Ask Lafeber

Question:

December 14, 2021

Breeding zebra finches


Will 3 pairs of zebra finches still young atm breed in the cage together?
I added two pairs in with my zebra finches who r establish parents buy I noticed when they lad their eggs the other finches who r maybe around 4 or 5 months old one of the girls went into the nest and started playing with the eggs kept nudging them so much I feared that were damaged in a sense they were rolled to much so played it safe and had to dispose of them I know they r just curious not intentionally damaging the eggs is it ok that they do this or do I move the the experienced bird pair to another cage?


Answer:

Hi Penny,

You can’t have more than one pair of birds in the cage for breeding. The young female probably was trying to harm the eggs. Breeding birds are territorial, and if you have extra birds in the cage, the birds will end up fighting and raiding each other’s nests, destroying eggs or killing the chicks. You either need to take the nest out and not breed them, or remove the extra birds. As for the young finches, they should be kept separated by sex until they are at least 18 months old. Otherwise they will start to breed very soon, and they are much too young to be breeding. Finches can be sexually mature at 6 months old, but even though a bird may be sexually mature, it will still have some physical and emotional development to go through before it will be a good breeder. Young birds that are encouraged to breed too soon will often not take care of the eggs and are very likely to develop bad breeding habits that will ruin them for ever being a good breeder. And young hens are at a high risk of becoming egg bound and dying due to underdeveloped muscles. That young female is already exhibiting an interest in breeding by getting into the breeding hen’s nest and trying to break the eggs. It’s also very important that you find homes for any offspring. You should never let related birds breed, and parents will bred with offspring, or clutch mates will breed with each other unless you separate them.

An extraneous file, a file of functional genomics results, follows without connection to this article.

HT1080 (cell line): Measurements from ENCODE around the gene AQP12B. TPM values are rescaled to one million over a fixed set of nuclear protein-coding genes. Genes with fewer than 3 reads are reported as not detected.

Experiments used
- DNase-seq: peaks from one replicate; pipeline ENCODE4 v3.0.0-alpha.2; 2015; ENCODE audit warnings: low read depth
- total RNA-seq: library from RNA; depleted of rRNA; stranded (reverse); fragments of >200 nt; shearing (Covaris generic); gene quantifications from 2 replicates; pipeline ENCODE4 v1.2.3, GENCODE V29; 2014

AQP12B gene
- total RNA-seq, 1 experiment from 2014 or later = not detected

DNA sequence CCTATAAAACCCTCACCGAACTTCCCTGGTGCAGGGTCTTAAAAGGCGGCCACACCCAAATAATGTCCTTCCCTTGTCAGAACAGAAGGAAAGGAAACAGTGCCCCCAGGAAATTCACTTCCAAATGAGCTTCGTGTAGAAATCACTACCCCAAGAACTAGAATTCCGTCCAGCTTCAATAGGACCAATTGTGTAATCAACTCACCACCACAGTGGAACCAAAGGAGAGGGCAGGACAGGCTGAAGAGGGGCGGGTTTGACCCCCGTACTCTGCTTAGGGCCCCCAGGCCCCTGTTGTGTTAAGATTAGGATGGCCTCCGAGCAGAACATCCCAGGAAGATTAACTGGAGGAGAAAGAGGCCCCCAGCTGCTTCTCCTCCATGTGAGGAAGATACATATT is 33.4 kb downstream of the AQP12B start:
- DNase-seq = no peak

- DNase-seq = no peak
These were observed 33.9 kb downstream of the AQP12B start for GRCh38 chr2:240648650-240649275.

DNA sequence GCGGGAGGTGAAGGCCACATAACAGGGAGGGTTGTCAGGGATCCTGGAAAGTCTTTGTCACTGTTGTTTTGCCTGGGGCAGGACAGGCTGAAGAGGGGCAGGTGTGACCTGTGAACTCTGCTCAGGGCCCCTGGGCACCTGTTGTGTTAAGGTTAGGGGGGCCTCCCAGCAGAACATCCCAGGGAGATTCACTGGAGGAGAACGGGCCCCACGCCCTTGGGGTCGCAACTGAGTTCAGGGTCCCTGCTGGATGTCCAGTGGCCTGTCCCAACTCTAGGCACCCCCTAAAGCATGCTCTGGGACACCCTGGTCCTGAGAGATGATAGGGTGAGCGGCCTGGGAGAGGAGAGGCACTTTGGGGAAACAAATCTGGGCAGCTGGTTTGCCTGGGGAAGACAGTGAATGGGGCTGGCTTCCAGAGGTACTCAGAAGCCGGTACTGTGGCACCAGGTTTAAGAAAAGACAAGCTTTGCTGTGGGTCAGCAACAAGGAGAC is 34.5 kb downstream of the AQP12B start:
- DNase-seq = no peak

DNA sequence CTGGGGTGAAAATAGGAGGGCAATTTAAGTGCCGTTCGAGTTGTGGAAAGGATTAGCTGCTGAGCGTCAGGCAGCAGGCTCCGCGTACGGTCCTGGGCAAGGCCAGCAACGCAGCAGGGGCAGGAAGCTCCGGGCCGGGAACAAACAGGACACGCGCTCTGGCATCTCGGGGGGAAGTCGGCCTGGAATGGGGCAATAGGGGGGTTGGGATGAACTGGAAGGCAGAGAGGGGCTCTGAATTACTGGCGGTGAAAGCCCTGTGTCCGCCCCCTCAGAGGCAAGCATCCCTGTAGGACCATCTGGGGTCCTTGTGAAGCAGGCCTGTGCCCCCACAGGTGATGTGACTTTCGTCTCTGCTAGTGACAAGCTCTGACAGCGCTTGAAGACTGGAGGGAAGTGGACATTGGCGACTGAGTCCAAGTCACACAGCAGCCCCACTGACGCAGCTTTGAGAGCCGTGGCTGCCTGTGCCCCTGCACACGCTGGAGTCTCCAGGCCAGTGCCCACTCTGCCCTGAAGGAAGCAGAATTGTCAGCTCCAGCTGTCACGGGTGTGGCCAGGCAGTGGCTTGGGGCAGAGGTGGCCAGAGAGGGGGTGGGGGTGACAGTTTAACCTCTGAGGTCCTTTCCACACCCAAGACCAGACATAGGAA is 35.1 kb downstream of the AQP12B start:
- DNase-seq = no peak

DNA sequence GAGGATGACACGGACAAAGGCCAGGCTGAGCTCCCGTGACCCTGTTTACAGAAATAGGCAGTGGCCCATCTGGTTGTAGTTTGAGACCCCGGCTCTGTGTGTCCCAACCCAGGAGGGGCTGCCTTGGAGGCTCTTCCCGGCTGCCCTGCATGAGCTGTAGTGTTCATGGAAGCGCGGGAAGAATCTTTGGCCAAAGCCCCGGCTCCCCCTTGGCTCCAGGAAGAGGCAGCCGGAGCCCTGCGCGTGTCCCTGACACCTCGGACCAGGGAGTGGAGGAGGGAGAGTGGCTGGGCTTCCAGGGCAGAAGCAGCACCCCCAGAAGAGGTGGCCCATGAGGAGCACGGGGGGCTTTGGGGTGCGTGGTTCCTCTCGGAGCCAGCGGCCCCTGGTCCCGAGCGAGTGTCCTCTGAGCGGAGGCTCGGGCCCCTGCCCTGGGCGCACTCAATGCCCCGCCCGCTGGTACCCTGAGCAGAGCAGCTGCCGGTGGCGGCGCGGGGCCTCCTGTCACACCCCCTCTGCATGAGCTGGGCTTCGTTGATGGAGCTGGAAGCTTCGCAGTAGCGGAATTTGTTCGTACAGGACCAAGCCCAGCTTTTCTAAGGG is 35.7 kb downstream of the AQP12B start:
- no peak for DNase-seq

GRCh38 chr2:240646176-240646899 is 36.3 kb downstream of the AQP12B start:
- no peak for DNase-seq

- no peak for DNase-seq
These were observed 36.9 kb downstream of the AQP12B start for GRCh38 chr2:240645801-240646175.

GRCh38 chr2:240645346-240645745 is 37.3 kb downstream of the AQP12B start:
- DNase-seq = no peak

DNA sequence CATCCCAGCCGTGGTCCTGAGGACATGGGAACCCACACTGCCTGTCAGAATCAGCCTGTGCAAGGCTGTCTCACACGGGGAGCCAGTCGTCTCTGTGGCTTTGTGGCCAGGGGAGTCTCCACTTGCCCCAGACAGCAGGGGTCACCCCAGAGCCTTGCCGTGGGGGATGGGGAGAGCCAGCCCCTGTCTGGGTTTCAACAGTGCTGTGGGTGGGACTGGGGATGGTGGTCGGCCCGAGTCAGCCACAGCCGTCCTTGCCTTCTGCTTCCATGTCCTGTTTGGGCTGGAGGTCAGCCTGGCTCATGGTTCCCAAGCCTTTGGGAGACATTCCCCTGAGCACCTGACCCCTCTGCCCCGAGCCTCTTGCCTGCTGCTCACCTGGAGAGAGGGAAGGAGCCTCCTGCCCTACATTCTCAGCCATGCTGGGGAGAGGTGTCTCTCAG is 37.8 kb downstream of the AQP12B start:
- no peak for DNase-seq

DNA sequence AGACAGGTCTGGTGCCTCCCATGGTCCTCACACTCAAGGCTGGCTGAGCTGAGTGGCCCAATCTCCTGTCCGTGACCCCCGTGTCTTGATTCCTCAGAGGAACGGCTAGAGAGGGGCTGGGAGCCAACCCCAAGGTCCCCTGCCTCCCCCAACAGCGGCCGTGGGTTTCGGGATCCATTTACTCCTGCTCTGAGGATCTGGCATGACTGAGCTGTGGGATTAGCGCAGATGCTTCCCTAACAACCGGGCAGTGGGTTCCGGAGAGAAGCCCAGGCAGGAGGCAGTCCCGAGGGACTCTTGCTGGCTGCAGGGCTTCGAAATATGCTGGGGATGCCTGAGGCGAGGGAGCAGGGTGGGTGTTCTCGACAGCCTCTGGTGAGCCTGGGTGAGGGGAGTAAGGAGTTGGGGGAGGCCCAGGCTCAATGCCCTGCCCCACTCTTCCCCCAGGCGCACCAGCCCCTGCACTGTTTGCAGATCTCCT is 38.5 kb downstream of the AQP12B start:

Thank you for asking Lafeber,

Brenda

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